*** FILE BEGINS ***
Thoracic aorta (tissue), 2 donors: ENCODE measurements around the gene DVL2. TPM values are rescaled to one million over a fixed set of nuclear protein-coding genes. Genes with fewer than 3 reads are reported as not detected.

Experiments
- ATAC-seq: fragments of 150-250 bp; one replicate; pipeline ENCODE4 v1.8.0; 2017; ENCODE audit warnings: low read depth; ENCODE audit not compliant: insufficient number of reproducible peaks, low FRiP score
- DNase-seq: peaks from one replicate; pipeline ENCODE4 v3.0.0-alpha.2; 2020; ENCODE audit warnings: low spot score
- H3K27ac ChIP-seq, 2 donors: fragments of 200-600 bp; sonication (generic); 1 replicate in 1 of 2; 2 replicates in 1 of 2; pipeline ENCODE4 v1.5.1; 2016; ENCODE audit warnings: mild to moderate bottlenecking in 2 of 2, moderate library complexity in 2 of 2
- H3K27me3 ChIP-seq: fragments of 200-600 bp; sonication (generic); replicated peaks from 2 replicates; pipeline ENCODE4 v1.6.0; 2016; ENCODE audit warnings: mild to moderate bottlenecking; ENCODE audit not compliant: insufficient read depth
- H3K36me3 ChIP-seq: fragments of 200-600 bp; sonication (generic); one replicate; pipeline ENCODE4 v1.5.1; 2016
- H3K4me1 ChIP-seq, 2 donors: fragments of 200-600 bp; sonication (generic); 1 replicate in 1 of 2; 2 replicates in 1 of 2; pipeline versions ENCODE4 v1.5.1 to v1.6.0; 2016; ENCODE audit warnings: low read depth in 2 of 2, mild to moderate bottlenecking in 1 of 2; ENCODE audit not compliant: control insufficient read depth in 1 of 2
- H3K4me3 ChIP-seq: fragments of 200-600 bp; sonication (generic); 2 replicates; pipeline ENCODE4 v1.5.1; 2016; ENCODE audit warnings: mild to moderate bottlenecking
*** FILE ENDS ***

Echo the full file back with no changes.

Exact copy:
Thoracic aorta (tissue), 2 donors: ENCODE measurements around the gene DVL2. TPM values are rescaled to one million over a fixed set of nuclear protein-coding genes. Genes with fewer than 3 reads are reported as not detected.

Experiments
- ATAC-seq: fragments of 150-250 bp; one replicate; pipeline ENCODE4 v1.8.0; 2017; ENCODE audit warnings: low read depth; ENCODE audit not compliant: insufficient number of reproducible peaks, low FRiP score
- DNase-seq: peaks from one replicate; pipeline ENCODE4 v3.0.0-alpha.2; 2020; ENCODE audit warnings: low spot score
- H3K27ac ChIP-seq, 2 donors: fragments of 200-600 bp; sonication (generic); 1 replicate in 1 of 2; 2 replicates in 1 of 2; pipeline ENCODE4 v1.5.1; 2016; ENCODE audit warnings: mild to moderate bottlenecking in 2 of 2, moderate library complexity in 2 of 2
- H3K27me3 ChIP-seq: fragments of 200-600 bp; sonication (generic); replicated peaks from 2 replicates; pipeline ENCODE4 v1.6.0; 2016; ENCODE audit warnings: mild to moderate bottlenecking; ENCODE audit not compliant: insufficient read depth
- H3K36me3 ChIP-seq: fragments of 200-600 bp; sonication (generic); one replicate; pipeline ENCODE4 v1.5.1; 2016
- H3K4me1 ChIP-seq, 2 donors: fragments of 200-600 bp; sonication (generic); 1 replicate in 1 of 2; 2 replicates in 1 of 2; pipeline versions ENCODE4 v1.5.1 to v1.6.0; 2016; ENCODE audit warnings: low read depth in 2 of 2, mild to moderate bottlenecking in 1 of 2; ENCODE audit not compliant: control insufficient read depth in 1 of 2
- H3K4me3 ChIP-seq: fragments of 200-600 bp; sonication (generic); 2 replicates; pipeline ENCODE4 v1.5.1; 2016; ENCODE audit warnings: mild to moderate bottlenecking